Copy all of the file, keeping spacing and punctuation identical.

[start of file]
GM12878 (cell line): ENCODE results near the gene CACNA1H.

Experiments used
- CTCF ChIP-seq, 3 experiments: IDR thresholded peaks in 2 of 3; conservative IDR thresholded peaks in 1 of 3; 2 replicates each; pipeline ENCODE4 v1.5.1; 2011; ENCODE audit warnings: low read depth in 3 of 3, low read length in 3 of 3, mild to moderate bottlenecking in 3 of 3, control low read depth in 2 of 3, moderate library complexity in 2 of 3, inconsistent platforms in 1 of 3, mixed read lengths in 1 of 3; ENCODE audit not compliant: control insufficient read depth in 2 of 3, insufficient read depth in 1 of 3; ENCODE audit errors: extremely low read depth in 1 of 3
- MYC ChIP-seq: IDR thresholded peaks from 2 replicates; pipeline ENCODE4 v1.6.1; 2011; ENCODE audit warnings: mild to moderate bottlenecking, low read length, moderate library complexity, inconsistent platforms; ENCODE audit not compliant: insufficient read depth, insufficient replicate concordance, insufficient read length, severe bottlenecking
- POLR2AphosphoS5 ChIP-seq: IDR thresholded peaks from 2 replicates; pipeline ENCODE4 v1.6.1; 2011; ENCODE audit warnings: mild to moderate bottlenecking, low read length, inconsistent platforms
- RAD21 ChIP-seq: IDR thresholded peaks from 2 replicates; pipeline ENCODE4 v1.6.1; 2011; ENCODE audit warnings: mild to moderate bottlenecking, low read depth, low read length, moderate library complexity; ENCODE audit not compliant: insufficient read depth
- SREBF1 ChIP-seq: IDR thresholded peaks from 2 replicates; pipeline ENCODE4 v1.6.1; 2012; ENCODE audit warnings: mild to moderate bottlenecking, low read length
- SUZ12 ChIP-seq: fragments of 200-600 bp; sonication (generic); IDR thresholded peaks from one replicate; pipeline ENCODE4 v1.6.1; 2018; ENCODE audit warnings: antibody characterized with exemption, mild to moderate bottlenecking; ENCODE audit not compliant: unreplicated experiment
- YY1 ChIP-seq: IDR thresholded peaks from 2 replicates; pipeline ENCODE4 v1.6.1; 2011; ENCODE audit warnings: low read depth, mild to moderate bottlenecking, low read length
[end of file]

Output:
GM12878 (cell line): ENCODE results near the gene CACNA1H.

Experiments used
- CTCF ChIP-seq, 3 experiments: IDR thresholded peaks in 2 of 3; conservative IDR thresholded peaks in 1 of 3; 2 replicates each; pipeline ENCODE4 v1.5.1; 2011; ENCODE audit warnings: low read depth in 3 of 3, low read length in 3 of 3, mild to moderate bottlenecking in 3 of 3, control low read depth in 2 of 3, moderate library complexity in 2 of 3, inconsistent platforms in 1 of 3, mixed read lengths in 1 of 3; ENCODE audit not compliant: control insufficient read depth in 2 of 3, insufficient read depth in 1 of 3; ENCODE audit errors: extremely low read depth in 1 of 3
- MYC ChIP-seq: IDR thresholded peaks from 2 replicates; pipeline ENCODE4 v1.6.1; 2011; ENCODE audit warnings: mild to moderate bottlenecking, low read length, moderate library complexity, inconsistent platforms; ENCODE audit not compliant: insufficient read depth, insufficient replicate concordance, insufficient read length, severe bottlenecking
- POLR2AphosphoS5 ChIP-seq: IDR thresholded peaks from 2 replicates; pipeline ENCODE4 v1.6.1; 2011; ENCODE audit warnings: mild to moderate bottlenecking, low read length, inconsistent platforms
- RAD21 ChIP-seq: IDR thresholded peaks from 2 replicates; pipeline ENCODE4 v1.6.1; 2011; ENCODE audit warnings: mild to moderate bottlenecking, low read depth, low read length, moderate library complexity; ENCODE audit not compliant: insufficient read depth
- SREBF1 ChIP-seq: IDR thresholded peaks from 2 replicates; pipeline ENCODE4 v1.6.1; 2012; ENCODE audit warnings: mild to moderate bottlenecking, low read length
- SUZ12 ChIP-seq: fragments of 200-600 bp; sonication (generic); IDR thresholded peaks from one replicate; pipeline ENCODE4 v1.6.1; 2018; ENCODE audit warnings: antibody characterized with exemption, mild to moderate bottlenecking; ENCODE audit not compliant: unreplicated experiment
- YY1 ChIP-seq: IDR thresholded peaks from 2 replicates; pipeline ENCODE4 v1.6.1; 2011; ENCODE audit warnings: low read depth, mild to moderate bottlenecking, low read length